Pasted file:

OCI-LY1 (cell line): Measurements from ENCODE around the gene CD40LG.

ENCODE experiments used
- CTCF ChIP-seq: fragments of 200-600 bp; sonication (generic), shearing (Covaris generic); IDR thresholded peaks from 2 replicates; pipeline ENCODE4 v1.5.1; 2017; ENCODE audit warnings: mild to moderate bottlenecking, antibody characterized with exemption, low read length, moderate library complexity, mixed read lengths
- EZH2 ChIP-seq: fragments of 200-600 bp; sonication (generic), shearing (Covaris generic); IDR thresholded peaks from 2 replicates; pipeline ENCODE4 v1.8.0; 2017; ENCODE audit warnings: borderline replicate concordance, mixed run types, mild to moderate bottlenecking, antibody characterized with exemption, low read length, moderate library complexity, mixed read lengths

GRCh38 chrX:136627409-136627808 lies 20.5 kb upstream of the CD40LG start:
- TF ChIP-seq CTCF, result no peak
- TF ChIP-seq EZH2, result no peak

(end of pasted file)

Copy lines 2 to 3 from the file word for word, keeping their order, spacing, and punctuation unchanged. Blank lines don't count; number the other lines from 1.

ENCODE experiments used
- CTCF ChIP-seq: fragments of 200-600 bp; sonication (generic), shearing (Covaris generic); IDR thresholded peaks from 2 replicates; pipeline ENCODE4 v1.5.1; 2017; ENCODE audit warnings: mild to moderate bottlenecking, antibody characterized with exemption, low read length, moderate library complexity, mixed read lengths